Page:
Gerrymandering lawsuit may force state legislature to redraw district maps
By: Mehreen Rasheed
A coalition of voting rights groups has sued Florida lawmakers over the redrawing of congressional districts, arguing that the districts were drawn to unfairly favor Republican candidates.
The 12-day trial in Tallahassee ended earlier this month and a verdict has yet to be handed down, but it is likely either party will appeal and the case will go all the way to the Florida Supreme Court. If the court ultimately rules against the plan, the Republican-controlled Florida legislature will have to redraw the district lines. Since the U.S. Supreme Court’s recent ruling on the Voting Rights Act, Florida no longer needs to wait 90 days for federal government approval of the redistricting plan. The court itself has the power to draw the maps and new districts could be in place as early as the August 26 primary elections.
Passed by the Florida legislature in 2012, the new district maps came as part of the state’s decennial redistricting process, which updates congressional and local legislative district boundaries to reflect population changes in 2010 Census data. However, the process of redistricting has long been fraught with controversy, as legislators continue to draw maps to favor political parties or disfavor minority groups.
If the lawsuit is successful, the new district lines can potentially give a four-seat swing to the Democrats, Michael McDonald, a professor of politics at George Mason University and senior fellow at the Brookings Institute, told the Washington Post. While this would not create a majority, it would “make things more uncomfortable” for the GOP, McDonald said.
The legal battle, Romo v. Detzner, known locally as Florida’s “Game of Thrones,” is the first time a court has heard a state constitutional challenge to a legislative redistricting plan. The coalition, led by the League of Women Voters, argued that the plan violates the 2010 “Fair Districts” amendments of Florida’s constitution, which prohibit redistricting plans drawn with the intent to favor a political party or incumbent and require districts to be compact and follow geographical boundaries as much as possible. The passage of the amendments has given the courts a new role in overseeing the legislature’s creation of legislative and congressional districts.
Despite Florida House Speaker Will Weatherford’s testimony that political consultants did not have a hand in redrawing the new congressional maps, the coalition alleges that lawmakers relied on the advice of consultants who predicted how new district maps would play out in the next election cycle.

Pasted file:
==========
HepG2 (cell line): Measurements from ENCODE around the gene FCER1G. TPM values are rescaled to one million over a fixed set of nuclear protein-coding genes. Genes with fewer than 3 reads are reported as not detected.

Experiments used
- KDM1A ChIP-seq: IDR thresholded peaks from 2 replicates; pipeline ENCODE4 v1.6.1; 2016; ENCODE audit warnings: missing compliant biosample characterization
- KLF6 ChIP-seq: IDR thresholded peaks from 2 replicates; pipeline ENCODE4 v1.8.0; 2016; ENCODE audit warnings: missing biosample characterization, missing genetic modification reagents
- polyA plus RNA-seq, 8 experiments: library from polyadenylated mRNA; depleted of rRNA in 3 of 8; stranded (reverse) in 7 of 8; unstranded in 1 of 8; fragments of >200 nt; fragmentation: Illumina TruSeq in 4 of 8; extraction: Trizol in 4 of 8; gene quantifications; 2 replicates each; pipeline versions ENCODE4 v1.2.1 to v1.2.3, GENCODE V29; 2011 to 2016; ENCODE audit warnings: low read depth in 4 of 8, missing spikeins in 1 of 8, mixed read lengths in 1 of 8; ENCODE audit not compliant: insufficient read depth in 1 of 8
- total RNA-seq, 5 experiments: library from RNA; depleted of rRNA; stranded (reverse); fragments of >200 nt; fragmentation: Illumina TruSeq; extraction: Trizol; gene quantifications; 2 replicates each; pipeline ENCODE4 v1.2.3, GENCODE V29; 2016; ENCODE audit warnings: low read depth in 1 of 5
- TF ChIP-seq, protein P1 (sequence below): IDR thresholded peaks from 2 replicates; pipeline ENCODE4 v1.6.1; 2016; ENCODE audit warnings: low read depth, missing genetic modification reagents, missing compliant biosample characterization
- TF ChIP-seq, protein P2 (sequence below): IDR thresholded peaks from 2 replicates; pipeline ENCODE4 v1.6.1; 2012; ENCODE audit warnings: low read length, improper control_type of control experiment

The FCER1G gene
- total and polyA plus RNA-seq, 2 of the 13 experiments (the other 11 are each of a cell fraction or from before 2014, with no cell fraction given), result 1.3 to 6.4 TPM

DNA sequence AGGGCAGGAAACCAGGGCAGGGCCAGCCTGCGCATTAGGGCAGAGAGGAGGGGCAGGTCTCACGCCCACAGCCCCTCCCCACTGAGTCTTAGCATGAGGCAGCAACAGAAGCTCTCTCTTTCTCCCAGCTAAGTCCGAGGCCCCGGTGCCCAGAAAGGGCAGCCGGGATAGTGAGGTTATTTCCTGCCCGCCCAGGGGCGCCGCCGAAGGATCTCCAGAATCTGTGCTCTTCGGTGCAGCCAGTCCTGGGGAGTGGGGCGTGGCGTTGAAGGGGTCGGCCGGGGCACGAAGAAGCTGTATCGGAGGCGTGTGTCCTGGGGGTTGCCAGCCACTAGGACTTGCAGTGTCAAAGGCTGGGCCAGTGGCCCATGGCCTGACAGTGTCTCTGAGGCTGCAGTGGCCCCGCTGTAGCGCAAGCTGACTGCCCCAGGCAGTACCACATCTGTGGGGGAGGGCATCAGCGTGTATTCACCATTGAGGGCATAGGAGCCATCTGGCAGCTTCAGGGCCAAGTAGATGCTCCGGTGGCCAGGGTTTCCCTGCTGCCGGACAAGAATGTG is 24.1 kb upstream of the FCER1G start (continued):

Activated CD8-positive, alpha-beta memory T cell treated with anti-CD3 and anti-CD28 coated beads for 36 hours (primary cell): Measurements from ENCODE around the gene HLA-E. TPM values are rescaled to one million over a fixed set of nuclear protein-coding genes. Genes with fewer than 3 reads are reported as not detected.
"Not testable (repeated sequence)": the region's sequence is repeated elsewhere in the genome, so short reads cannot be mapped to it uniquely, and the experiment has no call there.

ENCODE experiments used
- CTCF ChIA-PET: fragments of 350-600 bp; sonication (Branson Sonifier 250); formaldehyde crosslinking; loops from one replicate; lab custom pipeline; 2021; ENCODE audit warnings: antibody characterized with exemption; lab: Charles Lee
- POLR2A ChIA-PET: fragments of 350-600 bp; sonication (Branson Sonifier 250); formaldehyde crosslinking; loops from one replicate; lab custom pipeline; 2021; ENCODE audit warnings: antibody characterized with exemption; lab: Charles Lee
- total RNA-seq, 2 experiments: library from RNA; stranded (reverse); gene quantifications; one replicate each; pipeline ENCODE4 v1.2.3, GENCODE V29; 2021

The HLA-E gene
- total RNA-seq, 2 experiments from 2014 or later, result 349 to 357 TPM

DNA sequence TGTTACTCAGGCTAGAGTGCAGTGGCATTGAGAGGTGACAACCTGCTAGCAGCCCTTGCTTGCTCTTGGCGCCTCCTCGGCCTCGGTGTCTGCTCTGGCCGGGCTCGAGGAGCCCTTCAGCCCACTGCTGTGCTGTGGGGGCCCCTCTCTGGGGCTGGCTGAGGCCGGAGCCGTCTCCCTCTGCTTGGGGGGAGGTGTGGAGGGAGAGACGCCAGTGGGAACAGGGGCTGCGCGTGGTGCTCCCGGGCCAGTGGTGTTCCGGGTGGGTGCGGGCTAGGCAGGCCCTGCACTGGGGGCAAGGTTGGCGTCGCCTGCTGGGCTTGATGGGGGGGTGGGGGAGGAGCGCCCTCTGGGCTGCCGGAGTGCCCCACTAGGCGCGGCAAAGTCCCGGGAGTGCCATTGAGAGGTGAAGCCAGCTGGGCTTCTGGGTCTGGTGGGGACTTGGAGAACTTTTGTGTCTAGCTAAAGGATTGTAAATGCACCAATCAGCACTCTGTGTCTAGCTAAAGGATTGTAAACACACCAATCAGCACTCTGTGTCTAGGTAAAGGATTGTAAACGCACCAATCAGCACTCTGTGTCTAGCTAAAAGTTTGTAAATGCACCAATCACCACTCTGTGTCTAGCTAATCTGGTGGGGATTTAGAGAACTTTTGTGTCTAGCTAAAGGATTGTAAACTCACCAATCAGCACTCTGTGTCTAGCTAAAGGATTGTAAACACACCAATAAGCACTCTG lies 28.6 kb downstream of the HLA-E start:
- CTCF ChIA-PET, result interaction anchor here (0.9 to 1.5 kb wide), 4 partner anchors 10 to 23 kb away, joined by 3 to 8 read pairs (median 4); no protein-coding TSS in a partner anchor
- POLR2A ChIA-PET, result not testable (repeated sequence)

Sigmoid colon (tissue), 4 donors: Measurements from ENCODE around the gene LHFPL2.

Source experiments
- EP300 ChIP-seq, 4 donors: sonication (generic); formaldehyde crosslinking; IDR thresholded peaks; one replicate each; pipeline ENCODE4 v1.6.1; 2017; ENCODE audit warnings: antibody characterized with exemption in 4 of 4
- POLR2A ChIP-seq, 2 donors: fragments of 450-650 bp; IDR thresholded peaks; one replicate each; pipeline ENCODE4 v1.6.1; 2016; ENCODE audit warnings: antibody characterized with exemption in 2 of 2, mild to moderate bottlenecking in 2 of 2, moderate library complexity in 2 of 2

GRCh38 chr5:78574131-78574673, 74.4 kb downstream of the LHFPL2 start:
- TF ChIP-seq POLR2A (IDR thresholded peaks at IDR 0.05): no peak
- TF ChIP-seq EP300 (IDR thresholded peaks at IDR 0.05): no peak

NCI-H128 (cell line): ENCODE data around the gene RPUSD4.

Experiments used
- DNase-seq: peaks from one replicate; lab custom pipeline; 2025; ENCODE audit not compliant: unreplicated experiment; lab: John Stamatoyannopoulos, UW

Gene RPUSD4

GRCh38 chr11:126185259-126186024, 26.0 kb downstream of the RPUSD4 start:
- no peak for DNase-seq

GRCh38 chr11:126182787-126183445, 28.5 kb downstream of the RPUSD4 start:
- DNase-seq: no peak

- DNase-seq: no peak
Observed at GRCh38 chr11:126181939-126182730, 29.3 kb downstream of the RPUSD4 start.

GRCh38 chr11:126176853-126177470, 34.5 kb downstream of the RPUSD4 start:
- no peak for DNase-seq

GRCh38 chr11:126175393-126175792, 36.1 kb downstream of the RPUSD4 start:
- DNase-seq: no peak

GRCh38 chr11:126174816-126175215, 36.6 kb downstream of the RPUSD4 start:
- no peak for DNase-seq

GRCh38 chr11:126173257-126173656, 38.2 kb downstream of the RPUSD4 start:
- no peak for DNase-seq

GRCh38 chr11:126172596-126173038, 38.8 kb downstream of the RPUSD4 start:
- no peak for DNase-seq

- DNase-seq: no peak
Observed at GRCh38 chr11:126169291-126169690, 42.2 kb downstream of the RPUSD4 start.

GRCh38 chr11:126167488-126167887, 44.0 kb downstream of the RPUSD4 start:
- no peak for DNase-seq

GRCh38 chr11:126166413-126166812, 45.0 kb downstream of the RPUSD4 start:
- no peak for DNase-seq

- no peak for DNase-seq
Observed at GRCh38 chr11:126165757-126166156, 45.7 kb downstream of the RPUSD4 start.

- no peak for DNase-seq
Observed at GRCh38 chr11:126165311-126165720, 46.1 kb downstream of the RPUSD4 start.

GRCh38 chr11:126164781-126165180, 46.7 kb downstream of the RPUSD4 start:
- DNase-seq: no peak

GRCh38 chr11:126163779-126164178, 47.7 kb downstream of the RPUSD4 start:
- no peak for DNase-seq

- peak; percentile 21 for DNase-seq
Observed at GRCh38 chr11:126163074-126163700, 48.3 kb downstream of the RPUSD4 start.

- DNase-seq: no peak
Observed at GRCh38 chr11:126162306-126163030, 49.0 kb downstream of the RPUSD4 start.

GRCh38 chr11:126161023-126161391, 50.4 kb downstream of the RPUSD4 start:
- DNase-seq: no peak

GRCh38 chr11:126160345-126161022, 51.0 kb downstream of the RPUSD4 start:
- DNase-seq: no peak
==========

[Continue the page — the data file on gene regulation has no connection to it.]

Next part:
Weatherford was questioned at trial about Florida’s 5th district, which was one of the districts specifically mentioned in the lawsuit. African American voters heavily populate the serpentine, meandering 5th district, which has been called one of the country’s most gerrymandered districts. Rep. Corrine Brown, a Democrat, holds the seat.
Weatherford testified that he knew it was an “African American minority district” when the 2002 map was drawn, and that it was important to ensure the district “could vote for and elect a candidate of their choice.” However, Plaintiffs allege that Republican legislators intended to “pack” Democratic voters, effectively drawing them out of adjoining districts and strengthening these neighboring districts for Republicans.
The trial came at the culmination of a lengthy and highly contested discovery process. The Florida Supreme Court issued a landmark ruling last December when it held that the trial court could force Florida legislators to give deposition testimony and produce documents related to drawing congressional districts. The court ruled in a 5-2 vote that legislative privilege exists, but is not absolute when there is a competing interest in following the state constitution’s explicit mandate prohibiting gerrymandering.
The court rejected the lawmakers’ argument that forcing them to testify would have a “chilling effect” among legislators’ discussions and participation in the redistricting process. The court instead wrote that this chilling effect was the very purpose of the Fair District amendment outlawing partisan gerrymandering and improper discriminatory intent.
Another battle arose from over 500 pages of emails, maps, and other planning documents that were exchanged between lawmakers and the Florida-based political consulting firm Data Targeting Inc. The firm argued that the documents should not be entered into evidence because they would expose the company’s trade secrets, causing irreparable harm. The Florida Supreme Court allowed the documents into evidence, but only under seal. At trial, the public and media were cleared from the courtroom while the documents were discussed.
In an odd twist, on June 19, Florida’s First District Court of Appeals later overturned its three-judge panel ruling by a larger panel of judges. The opinion came after one of the appeals court judges filed a rare internal motion arguing that the court incorrectly ruled that the documents should be made public. The court held that it should not have ruled on the issue at all, and that the Florida Supreme Court should have initially settled the matter. On June 24, the Florida Supreme Court decided 5-2 to take the case.
The trial court was initially expected to rule on the redistricting case by the end of this month, but the continued dispute over the Data Targeting documents will likely cause further delays in issuing a verdict.